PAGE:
They also do not show the true skills that a player may possess. For example, if a baseball player is a weak hitter but then takes steroids and works out while he is on them, he will get really big and strong and start to crush the baseball, then he is showing the skills that the drugs helped him create. A Tuft University study showed that steroids can increase home run production by 50 percent showing that steroids are the reason why this weak hitter started crushing the baseball. Steroids help people get stronger a lot faster than if they did not take them.
The focus of league officials would come back to the sport being played. Instead of them worrying about who has been taking Performance Enhancing drugs and how long they need to suspend that person for, they could worry about who hit a walk-off home run in the bottom of the 9th or who just won the gold in the Olympics all without worrying about what they did to get so good.
Performance enhancing drugs should not be allowed in any sport ever and the government should stay out of the entire struggle with these drugs in sports. The problems with Performance Enhancing drugs has proliferated over the years but if the government stepped in and tried to deal with it, it would just give them another responsibility that they may not be able to handle. They may also be able to take steps that are too extreme, such as throwing people in jail.

Use of steroids in sports articles

use of steroids in sports articles

Taking these drugs could be considered cheating as well. While there are many players in sports taking Performance Enhancing Drugs, there are still many who do not. For the ones who do not use them, they put in hours of hard work to get stronger for the sport they play. Athletes that do take them get the same effect in a much shorter time frame and many of the drugs they take give them more energy to work out harder and longer.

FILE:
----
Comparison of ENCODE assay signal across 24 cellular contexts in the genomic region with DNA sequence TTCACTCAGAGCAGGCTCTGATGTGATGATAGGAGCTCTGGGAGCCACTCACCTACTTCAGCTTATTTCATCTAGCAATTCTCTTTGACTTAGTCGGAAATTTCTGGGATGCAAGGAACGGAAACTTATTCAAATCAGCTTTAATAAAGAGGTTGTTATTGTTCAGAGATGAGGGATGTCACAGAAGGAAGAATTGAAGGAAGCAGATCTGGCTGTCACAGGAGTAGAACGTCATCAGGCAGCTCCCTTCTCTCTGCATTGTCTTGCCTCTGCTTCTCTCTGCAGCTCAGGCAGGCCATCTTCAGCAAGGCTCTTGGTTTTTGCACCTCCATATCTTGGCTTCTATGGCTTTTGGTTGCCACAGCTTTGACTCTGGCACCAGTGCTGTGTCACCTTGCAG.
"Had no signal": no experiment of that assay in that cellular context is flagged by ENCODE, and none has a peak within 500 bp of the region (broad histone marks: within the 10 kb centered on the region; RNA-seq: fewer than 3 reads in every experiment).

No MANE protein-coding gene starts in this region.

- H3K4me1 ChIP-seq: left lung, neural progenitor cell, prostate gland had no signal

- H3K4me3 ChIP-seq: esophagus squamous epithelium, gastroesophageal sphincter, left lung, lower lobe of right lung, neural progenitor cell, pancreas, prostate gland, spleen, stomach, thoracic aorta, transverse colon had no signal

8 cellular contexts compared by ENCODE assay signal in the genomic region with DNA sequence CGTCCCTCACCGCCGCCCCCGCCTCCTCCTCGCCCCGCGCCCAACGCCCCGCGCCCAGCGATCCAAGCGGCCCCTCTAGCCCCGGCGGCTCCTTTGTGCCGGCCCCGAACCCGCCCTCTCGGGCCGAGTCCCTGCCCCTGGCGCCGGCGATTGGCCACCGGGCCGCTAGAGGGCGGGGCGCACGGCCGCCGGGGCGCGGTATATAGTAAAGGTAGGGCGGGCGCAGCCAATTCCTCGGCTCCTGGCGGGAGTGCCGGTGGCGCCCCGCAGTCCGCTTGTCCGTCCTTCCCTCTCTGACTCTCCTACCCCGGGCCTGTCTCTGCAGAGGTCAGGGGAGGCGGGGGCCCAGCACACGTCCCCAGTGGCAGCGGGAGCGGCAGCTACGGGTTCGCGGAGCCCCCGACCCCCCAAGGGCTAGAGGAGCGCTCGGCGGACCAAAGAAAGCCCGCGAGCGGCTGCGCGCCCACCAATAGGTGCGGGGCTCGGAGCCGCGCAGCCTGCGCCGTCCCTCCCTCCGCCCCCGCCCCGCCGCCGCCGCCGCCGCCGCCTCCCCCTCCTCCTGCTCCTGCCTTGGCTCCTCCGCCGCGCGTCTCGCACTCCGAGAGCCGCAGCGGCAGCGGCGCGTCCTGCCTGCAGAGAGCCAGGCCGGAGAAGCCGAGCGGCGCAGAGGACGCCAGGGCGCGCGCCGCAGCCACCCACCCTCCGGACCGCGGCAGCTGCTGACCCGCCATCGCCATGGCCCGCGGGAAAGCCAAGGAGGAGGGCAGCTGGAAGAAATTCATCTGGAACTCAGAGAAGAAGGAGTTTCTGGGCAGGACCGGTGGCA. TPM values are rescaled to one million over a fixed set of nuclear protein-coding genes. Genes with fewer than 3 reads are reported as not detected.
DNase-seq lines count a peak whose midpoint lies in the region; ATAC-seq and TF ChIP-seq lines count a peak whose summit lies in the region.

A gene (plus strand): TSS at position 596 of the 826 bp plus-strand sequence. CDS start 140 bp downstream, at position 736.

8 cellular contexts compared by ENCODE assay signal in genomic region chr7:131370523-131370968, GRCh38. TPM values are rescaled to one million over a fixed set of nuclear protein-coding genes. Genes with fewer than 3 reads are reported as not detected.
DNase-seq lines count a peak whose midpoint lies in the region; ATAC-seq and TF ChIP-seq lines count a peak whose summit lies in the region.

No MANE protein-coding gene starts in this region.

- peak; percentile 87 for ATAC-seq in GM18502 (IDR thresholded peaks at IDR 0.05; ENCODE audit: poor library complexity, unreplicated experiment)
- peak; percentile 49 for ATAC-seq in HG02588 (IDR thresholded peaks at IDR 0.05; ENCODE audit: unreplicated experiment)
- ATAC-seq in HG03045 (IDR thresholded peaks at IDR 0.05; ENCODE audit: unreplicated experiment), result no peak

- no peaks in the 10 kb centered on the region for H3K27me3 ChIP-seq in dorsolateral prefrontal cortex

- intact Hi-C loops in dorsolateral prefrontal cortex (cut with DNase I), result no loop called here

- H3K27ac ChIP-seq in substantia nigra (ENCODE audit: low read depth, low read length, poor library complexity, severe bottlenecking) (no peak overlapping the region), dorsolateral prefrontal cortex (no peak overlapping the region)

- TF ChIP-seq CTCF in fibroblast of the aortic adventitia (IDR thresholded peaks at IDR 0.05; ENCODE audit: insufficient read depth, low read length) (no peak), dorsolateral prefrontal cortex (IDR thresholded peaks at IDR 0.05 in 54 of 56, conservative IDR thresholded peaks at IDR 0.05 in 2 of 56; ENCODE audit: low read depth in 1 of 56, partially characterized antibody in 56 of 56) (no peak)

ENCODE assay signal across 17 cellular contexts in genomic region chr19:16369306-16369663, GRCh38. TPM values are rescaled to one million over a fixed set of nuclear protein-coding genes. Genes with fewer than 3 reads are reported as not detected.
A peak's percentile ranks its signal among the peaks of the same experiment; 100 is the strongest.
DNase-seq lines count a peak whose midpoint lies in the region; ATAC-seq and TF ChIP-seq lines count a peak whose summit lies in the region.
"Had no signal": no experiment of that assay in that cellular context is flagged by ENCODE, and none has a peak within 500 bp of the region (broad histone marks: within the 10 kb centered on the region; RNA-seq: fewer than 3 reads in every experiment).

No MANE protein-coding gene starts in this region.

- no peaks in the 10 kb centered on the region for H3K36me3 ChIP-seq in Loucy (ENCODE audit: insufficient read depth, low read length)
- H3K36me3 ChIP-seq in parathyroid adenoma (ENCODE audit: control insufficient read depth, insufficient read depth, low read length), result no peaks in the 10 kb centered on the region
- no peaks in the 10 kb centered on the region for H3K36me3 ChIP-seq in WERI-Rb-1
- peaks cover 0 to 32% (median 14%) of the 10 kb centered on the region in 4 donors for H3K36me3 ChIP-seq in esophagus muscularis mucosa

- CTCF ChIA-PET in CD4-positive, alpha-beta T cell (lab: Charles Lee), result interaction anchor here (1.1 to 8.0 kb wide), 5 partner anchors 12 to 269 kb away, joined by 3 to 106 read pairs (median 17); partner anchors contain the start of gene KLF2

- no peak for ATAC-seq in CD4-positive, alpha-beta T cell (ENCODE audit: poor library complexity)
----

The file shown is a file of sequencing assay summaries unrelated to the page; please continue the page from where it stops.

They also do not show the true skills that a player may possess. For example, if a baseball player is a weak hitter but then takes steroids and works out while he is on them, he will get really big and strong and start to crush the baseball, then he is showing the skills that the drugs helped him create. A Tuft University study showed that steroids can increase home run production by 50 percent showing that steroids are the reason why this weak hitter started crushing the baseball. Steroids help people get stronger a lot faster than if they did not take them.
The focus of league officials would come back to the sport being played. Instead of them worrying about who has been taking Performance Enhancing drugs and how long they need to suspend that person for, they could worry about who hit a walk-off home run in the bottom of the 9th or who just won the gold in the Olympics all without worrying about what they did to get so good.
Performance enhancing drugs should not be allowed in any sport ever and the government should stay out of the entire struggle with these drugs in sports. The problems with Performance Enhancing drugs has proliferated over the years but if the government stepped in and tried to deal with it, it would just give them another responsibility that they may not be able to handle. They may also be able to take steps that are too extreme, such as throwing people in jail.